I mean, putting the economic disparity of and in India aside, there's all of this to experience:
















But if you fall into category three and I still can't arouse your curiosity...rest assured, you don't have to go....I, however, seem to have no other choice.

As a footnote...to those people whose response to my leaving for India has been something like this, "Who do you think you are: Elizabeth Gilbert?"  I say, as much as I admire Elizabeth Gilbert and loved her book Eat, Pray, Love, there were independent women who traveled solo to far off places long before she came on the scene.  My desire to go to India lived in me long before she was even married, divorced and traveling to Italy, India and Bali.  But, to be fair, I think she gave many of us the little extra push we needed to step out of our comfort zones and to say, "What the hell.  Life's too short.  I'm gonna buy that ticket and see what happens next."

India....the world within

I soon realized that no journey carries one far unless, as it extends into the world around us, it goes an equal distance into the world within. ~Lillian Smith.

I'm going to India in a few weeks.  Of course, if you know me at all, this is old news....because it's all I've been talking about for weeks. Months.  Well, years.  In fact, this trip will be the realization of a very long-standing dream. 

It seems wrong to start off talking about my love affair with India by mentioning my love affair with England, or at least English history, but that is probably the way it began.  Like most young girls I went through my princess phase.  I loved books about castles and pomp and circumstance and gilded life.  King Arthur and Camelot took up a lot of room in my imagination to be sure, but also the more concrete and recent true life tales of the Elizabethan court, Queen Victoria and her Empire, the Wallis Simpson scandal, Elizabeth the Second, her kids and, of course, Diana.  But I also just loved the simpler England of small country homes and cottages with ordered little gardens, cobble-stoned streets that twisted and turned and, in my mind, were filled with Jane Austen characters and Pip from Great Expectations.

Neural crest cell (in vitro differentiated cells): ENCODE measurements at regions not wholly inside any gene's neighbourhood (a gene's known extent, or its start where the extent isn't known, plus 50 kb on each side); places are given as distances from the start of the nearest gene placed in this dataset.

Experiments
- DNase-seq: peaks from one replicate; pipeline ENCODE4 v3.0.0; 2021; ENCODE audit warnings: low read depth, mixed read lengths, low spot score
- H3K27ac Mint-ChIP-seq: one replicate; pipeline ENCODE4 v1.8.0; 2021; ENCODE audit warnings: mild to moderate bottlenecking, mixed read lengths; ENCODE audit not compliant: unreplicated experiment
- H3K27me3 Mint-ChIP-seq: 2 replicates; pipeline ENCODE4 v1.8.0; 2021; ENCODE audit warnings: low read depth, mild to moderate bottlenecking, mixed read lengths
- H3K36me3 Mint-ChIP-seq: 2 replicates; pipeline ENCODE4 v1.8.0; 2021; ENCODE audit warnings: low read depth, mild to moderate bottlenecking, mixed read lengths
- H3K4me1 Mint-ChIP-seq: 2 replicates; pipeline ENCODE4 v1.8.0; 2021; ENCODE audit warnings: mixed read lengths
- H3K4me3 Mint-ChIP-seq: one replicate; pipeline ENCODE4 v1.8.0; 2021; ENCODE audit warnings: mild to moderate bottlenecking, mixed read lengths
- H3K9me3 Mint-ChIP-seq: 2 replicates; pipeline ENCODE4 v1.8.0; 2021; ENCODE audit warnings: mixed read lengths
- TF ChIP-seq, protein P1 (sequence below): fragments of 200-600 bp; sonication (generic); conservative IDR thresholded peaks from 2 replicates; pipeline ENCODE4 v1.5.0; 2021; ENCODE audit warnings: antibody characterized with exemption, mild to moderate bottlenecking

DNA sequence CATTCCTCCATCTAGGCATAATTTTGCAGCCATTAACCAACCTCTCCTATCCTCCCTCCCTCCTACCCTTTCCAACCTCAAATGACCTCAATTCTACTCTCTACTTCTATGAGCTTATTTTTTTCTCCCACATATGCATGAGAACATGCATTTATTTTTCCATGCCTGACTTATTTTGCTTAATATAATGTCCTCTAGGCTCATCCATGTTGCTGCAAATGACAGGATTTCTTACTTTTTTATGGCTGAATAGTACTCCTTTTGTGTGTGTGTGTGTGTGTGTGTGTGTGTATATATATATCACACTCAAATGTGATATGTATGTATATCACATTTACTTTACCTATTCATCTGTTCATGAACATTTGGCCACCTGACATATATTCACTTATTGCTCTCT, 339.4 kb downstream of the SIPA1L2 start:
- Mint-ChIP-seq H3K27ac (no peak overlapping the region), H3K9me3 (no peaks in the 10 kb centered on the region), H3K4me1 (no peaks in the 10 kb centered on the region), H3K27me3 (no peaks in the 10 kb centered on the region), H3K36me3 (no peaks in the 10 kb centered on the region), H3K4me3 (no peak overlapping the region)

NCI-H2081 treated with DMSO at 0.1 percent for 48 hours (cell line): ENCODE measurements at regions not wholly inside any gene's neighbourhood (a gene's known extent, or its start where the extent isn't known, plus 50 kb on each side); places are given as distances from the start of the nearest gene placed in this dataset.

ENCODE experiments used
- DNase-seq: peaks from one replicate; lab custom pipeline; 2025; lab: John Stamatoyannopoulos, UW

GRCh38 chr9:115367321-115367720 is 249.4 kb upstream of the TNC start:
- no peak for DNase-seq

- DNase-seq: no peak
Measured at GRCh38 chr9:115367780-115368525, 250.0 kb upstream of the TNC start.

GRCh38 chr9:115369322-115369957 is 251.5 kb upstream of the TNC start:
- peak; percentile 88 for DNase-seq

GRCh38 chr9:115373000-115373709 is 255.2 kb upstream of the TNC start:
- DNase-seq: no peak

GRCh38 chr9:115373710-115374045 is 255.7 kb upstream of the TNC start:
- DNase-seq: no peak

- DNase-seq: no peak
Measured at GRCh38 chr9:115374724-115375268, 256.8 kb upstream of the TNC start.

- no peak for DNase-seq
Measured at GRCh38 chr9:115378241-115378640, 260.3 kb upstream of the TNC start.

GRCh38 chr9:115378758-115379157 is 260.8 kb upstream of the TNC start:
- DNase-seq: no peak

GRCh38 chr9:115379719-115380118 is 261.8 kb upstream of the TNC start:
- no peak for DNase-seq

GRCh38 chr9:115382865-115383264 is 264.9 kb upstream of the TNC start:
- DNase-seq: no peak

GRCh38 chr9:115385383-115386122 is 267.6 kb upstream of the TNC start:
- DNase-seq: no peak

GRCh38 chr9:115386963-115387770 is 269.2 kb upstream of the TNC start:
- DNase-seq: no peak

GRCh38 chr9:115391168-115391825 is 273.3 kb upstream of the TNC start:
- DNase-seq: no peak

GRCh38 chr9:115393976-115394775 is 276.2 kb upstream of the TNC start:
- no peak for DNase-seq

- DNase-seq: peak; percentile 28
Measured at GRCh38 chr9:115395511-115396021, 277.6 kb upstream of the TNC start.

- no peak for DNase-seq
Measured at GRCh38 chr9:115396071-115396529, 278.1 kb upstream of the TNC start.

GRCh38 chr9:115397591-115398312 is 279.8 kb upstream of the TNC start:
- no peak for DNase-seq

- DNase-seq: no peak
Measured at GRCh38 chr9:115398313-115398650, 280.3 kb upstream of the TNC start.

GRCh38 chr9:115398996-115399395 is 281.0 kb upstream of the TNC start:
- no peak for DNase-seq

This love for everything English rippled from my reading life into my movie watching life, and this, I think, is where India started to come into the picture.  All the way back in my young girl-hood I was utterly captivated by The Little Princess and The Secret Garden, two stories about lonely English girls who don't fit into the upper class English world.  In the tough times that plagued them, both girls drew upon their earliest memories, happy memories, rich and colorful memories which happened to be in India, an India ruled and ordered by the English colonialists who governed it. When I was younger I thought the civility of the English was somehow romantic, the white cotton dresses perfectly pressed, their unflagging order in the chaos of a "heathen" nation; it was probably the sort of order that I yearned for in my own chaotic childhood.